Ray Zinn, author of Tough Things First
Raymond D. “Ray” Zinn is an inventor, entrepreneur, and the longest serving CEO of a publicly traded company in Silicon Valley.
Zinn is known best for conceptualizing and in effect inventing the Wafer Stepper, and for co-founding semiconductor company Micrel (acquired by Microchip in 2015), which provides essential components for smartphones, consumer electronics and enterprise networks. He has served as Chief Executive Officer, Chairman of its Board of Directors and President since the Company’s inception in 1978.
Zinn has led Micrel profitably through eight major downturns in global chip markets, an impressive achievement. Many chip companies weren’t able to make it through one downturn and very few have survived through all the major downturns. Micrel has been profitable from its very first year, aside from one year during the dot-com implosion.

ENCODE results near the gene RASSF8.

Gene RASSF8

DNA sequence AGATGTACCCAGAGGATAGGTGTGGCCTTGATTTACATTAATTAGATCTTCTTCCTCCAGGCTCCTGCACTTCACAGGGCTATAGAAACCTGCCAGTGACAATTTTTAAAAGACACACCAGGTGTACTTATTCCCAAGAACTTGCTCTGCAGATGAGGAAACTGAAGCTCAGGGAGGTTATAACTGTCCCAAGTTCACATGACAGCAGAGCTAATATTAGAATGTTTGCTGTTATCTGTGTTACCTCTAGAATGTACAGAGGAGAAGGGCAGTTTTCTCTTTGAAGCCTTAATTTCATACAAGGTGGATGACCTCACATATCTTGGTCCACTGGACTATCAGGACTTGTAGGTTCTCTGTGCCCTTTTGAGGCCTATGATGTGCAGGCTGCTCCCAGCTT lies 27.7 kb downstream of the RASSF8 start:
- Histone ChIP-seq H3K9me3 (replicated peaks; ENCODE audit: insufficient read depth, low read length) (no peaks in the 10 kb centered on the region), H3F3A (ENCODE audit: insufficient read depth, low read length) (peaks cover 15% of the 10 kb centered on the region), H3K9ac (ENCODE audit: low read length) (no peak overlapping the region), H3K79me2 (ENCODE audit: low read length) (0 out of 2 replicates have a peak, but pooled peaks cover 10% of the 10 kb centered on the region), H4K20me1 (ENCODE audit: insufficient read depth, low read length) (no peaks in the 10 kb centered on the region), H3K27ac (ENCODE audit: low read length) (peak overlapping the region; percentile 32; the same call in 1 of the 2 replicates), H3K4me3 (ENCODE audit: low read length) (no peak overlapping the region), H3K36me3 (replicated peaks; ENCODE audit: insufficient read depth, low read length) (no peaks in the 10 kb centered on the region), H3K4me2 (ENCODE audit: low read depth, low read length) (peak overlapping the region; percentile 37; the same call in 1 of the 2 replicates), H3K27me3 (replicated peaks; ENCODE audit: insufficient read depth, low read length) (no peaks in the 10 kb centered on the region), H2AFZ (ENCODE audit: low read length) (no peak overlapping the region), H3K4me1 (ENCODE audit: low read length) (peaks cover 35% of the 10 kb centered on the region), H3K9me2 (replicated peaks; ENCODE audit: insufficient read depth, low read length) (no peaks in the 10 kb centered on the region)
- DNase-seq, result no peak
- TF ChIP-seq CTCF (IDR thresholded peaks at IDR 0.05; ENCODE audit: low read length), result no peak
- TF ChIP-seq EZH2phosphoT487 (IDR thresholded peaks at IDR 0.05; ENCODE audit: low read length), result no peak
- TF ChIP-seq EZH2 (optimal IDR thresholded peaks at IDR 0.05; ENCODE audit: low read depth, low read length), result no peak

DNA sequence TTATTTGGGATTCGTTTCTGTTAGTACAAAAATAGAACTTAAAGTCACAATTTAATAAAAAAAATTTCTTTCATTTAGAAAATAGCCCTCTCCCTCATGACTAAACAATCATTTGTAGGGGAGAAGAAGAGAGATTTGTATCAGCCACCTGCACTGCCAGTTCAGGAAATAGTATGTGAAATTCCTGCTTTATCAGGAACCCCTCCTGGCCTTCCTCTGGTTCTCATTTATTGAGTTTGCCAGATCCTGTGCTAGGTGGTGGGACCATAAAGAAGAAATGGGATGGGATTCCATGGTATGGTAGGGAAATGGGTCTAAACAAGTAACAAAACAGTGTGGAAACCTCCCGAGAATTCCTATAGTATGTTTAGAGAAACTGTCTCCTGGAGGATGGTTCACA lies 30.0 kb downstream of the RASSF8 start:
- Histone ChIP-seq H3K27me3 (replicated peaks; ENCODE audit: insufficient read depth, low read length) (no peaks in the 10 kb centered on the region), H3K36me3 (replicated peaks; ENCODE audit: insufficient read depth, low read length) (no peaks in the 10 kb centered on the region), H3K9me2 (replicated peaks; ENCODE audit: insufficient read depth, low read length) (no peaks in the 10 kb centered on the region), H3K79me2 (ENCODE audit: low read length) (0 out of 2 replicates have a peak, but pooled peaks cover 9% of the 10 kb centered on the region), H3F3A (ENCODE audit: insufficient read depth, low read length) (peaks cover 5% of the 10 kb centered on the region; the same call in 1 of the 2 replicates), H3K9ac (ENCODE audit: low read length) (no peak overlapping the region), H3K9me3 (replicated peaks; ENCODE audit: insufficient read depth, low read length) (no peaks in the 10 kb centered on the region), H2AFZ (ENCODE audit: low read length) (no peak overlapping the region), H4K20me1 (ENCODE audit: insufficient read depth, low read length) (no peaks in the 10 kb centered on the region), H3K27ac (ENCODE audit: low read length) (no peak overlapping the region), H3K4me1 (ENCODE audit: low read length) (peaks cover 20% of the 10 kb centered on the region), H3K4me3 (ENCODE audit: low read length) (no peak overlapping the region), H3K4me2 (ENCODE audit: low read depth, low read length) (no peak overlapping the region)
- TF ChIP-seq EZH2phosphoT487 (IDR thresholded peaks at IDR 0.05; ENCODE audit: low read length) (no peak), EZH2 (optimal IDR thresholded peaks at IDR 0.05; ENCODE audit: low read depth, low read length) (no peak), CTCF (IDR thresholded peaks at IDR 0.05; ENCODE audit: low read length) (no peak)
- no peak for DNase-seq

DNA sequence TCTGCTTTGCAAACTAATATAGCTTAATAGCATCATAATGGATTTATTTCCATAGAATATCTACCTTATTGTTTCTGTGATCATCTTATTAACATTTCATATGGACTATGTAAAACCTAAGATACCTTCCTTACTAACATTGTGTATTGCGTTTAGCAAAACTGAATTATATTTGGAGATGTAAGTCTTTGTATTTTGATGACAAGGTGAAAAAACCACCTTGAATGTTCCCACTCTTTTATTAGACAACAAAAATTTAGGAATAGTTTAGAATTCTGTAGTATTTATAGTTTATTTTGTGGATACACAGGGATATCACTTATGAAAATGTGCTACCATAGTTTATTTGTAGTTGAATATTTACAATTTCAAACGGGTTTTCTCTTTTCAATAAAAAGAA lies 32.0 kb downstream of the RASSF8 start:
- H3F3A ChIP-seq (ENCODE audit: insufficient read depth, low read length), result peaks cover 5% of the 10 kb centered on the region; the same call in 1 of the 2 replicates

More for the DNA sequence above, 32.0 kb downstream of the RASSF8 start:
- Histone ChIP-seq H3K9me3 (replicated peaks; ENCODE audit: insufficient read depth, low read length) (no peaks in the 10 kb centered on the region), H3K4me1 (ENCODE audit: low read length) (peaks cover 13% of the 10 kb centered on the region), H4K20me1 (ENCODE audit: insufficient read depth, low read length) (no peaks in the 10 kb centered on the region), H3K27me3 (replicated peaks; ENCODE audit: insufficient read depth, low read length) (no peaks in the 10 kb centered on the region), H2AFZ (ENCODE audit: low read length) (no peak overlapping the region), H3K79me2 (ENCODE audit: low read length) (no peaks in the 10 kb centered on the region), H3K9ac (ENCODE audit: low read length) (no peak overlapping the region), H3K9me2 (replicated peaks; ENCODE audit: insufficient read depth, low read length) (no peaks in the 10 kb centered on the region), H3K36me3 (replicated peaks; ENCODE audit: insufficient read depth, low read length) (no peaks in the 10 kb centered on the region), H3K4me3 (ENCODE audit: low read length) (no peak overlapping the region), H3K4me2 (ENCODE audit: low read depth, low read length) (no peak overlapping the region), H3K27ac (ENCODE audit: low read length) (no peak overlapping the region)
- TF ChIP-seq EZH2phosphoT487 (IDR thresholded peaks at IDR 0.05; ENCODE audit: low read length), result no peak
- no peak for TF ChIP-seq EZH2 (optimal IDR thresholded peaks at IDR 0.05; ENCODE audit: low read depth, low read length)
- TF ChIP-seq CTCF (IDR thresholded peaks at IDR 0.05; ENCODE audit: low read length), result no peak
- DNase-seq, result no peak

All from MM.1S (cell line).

Ray Zinn holds over 20 patents for semiconductor design. He has been mentioned in several books, including Jim Fixx’s The Complete Book of Running and Essentialism by Greg McKeown.
RAY ZINN PRESS RELEASES
Tough Things First Ventures makes its first investment in OnRule, a cloud-based compliance management suite for the electronics manufacturing industry. OnRule follows the Tough Things First mantra, and is benefiting from the “mentor capital” provided by Ray Zinn. Read more >
RAY ZINN IN THE NEWS
Ray Zinn mentioned in Barron’s on the topic of activist investors and why they are not compatible with tech companies. Activists are “more like robbers. They found out they could wreak havoc by taking over a company.” Read more >
Ray Zinn in Investor’s Business Daily discusses what it takes to succeed in achieving anything you desire. “His expectations for conduct at Micrel included honesty, integrity, respect and doing whatever it takes to get the job done.” Read more >
Anu Partha’s interview with Ray Zinn where they discuss his “unique and inspiring story” and explored “entrepreneur, his style of leadership, how he attracted and retained good people in a high-growth industry, and how he steadfastly adhered to his guiding principles and values to leave behind a legacy that others can only strive to emulate.” Read more >